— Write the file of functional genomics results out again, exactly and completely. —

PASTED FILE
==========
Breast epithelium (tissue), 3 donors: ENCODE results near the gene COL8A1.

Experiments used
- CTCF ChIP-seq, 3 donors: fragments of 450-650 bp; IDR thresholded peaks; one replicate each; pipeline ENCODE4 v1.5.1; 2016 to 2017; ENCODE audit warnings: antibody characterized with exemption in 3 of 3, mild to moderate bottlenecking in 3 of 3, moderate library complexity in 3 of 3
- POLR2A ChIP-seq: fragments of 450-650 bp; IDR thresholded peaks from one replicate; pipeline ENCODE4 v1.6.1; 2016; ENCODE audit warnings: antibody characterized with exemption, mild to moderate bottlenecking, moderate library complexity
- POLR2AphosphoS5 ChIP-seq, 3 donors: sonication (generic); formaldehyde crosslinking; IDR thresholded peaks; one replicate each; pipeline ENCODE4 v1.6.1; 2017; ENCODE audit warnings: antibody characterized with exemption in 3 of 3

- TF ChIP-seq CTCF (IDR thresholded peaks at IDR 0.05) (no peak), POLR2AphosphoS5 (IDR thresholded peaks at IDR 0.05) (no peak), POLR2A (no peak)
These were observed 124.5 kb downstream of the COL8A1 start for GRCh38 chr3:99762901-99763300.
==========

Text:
Breast epithelium (tissue), 3 donors: ENCODE results near the gene COL8A1.

Experiments used
- CTCF ChIP-seq, 3 donors: fragments of 450-650 bp; IDR thresholded peaks; one replicate each; pipeline ENCODE4 v1.5.1; 2016 to 2017; ENCODE audit warnings: antibody characterized with exemption in 3 of 3, mild to moderate bottlenecking in 3 of 3, moderate library complexity in 3 of 3
- POLR2A ChIP-seq: fragments of 450-650 bp; IDR thresholded peaks from one replicate; pipeline ENCODE4 v1.6.1; 2016; ENCODE audit warnings: antibody characterized with exemption, mild to moderate bottlenecking, moderate library complexity
- POLR2AphosphoS5 ChIP-seq, 3 donors: sonication (generic); formaldehyde crosslinking; IDR thresholded peaks; one replicate each; pipeline ENCODE4 v1.6.1; 2017; ENCODE audit warnings: antibody characterized with exemption in 3 of 3

- TF ChIP-seq CTCF (IDR thresholded peaks at IDR 0.05) (no peak), POLR2AphosphoS5 (IDR thresholded peaks at IDR 0.05) (no peak), POLR2A (no peak)
These were observed 124.5 kb downstream of the COL8A1 start for GRCh38 chr3:99762901-99763300.